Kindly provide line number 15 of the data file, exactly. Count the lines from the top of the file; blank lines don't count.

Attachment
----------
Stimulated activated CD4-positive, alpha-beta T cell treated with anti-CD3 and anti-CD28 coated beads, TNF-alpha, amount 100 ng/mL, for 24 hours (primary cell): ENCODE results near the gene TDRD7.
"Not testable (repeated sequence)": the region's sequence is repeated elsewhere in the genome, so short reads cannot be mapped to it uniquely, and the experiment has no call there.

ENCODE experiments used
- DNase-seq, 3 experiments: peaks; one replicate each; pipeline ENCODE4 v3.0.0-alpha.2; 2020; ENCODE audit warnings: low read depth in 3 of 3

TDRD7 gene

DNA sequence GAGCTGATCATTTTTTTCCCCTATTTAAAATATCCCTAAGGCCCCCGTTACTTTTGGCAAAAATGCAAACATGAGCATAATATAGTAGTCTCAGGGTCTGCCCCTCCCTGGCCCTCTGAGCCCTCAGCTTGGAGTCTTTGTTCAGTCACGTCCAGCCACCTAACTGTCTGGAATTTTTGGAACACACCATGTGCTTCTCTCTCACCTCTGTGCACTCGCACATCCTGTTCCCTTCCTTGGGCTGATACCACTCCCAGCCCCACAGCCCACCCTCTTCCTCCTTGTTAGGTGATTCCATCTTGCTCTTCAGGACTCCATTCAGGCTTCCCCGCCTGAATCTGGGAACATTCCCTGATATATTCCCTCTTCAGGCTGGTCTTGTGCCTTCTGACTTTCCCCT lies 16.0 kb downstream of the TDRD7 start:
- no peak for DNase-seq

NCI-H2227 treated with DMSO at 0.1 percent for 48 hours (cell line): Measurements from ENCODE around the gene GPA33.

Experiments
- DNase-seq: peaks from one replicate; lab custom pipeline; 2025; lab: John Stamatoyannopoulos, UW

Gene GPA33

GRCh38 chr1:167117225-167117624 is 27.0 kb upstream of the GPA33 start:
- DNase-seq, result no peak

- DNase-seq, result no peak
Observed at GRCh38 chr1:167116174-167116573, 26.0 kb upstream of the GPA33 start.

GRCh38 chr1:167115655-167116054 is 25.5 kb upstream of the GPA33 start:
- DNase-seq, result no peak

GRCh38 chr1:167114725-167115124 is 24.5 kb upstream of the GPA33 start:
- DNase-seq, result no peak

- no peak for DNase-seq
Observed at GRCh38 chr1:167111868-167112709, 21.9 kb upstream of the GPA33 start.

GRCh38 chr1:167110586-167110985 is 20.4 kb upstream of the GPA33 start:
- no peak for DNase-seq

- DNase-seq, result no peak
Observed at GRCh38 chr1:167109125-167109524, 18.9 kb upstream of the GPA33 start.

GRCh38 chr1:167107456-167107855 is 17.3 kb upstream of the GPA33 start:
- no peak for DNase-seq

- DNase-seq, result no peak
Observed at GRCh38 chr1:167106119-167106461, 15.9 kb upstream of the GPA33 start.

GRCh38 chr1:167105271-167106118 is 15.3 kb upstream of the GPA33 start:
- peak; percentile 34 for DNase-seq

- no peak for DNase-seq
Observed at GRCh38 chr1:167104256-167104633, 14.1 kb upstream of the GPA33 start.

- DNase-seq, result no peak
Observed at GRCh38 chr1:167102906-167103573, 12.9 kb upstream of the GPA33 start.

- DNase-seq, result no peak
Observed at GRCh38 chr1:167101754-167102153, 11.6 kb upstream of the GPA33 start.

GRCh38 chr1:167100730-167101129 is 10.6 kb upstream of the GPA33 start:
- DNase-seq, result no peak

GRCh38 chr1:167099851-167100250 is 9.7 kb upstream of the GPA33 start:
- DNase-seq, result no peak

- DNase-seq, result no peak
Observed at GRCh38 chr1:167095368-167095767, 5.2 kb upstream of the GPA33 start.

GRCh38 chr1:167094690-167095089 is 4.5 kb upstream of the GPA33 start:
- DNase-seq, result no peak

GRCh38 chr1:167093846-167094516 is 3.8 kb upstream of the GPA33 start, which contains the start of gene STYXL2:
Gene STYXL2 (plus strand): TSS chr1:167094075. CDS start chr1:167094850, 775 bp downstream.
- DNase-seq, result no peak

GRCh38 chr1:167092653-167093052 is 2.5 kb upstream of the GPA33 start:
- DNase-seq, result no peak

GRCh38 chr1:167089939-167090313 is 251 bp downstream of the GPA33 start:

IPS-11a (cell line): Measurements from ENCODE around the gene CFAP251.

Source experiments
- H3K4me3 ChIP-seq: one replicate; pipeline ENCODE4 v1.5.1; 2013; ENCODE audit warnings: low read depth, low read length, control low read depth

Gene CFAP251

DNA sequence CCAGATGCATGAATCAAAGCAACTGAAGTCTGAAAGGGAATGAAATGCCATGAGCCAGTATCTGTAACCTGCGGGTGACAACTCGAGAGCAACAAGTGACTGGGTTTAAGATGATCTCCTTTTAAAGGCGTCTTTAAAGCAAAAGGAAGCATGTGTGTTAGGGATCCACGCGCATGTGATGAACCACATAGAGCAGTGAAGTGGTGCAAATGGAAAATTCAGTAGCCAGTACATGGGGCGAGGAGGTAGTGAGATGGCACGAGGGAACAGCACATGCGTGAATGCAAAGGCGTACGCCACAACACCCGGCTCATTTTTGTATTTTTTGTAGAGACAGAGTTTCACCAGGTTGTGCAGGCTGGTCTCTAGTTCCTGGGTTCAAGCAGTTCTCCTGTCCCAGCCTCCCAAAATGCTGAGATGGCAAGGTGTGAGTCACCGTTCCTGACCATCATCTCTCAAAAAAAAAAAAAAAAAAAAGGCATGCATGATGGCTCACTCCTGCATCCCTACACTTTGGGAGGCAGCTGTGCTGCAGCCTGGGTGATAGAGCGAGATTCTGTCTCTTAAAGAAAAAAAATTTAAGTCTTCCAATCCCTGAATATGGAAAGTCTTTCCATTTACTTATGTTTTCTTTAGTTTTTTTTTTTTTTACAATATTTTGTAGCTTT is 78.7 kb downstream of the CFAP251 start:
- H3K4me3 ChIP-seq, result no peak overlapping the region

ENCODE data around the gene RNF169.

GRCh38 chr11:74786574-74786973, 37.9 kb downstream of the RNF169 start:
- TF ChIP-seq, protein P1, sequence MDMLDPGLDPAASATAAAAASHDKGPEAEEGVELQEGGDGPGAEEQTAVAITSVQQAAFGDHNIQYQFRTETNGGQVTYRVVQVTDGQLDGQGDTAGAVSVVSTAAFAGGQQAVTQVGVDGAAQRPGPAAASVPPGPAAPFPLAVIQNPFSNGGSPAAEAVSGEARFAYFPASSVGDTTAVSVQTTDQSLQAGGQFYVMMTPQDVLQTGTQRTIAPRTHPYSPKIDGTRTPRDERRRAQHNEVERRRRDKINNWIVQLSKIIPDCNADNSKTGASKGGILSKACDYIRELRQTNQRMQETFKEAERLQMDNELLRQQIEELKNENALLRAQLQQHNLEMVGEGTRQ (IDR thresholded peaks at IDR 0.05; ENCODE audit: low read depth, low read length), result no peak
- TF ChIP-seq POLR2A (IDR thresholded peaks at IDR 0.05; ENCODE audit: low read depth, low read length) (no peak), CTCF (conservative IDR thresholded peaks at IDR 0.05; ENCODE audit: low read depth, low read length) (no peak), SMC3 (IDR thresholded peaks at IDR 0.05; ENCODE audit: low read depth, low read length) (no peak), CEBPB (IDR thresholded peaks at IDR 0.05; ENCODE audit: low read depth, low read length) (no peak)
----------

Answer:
Observed at GRCh38 chr1:167116174-167116573, 26.0 kb upstream of the GPA33 start.